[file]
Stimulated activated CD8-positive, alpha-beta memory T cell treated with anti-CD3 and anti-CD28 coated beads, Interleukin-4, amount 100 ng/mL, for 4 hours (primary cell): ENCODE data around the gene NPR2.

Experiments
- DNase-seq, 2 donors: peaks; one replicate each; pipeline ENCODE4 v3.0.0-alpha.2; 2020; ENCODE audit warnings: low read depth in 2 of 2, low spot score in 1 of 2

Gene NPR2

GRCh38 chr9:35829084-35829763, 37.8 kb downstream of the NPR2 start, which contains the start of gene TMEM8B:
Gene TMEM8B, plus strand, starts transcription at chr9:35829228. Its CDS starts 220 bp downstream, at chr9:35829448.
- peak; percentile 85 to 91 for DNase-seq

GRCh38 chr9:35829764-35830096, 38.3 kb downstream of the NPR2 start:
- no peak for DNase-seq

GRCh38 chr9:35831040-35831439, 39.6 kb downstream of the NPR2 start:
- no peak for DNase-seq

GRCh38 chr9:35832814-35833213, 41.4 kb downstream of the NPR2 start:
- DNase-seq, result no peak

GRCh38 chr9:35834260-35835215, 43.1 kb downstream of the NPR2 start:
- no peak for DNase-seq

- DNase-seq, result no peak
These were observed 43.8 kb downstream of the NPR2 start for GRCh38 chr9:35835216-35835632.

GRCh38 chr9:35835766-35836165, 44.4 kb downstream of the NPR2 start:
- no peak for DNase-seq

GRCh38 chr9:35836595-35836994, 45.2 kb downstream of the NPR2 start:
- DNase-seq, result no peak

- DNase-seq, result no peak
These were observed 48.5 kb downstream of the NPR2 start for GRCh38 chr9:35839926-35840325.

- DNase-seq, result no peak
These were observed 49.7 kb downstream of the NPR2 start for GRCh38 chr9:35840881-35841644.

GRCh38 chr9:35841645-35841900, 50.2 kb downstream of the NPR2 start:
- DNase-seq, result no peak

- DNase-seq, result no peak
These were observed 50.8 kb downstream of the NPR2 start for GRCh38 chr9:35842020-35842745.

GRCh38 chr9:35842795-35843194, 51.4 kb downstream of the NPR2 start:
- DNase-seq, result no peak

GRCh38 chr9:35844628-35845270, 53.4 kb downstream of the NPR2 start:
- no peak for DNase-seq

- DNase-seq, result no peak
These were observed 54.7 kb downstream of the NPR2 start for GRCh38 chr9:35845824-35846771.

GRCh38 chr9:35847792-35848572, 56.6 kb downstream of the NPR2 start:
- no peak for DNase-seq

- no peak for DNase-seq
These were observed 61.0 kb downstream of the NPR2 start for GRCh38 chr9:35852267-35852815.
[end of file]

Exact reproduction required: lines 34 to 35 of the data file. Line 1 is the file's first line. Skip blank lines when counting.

- DNase-seq, result no peak
These were observed 54.7 kb downstream of the NPR2 start for GRCh38 chr9:35845824-35846771.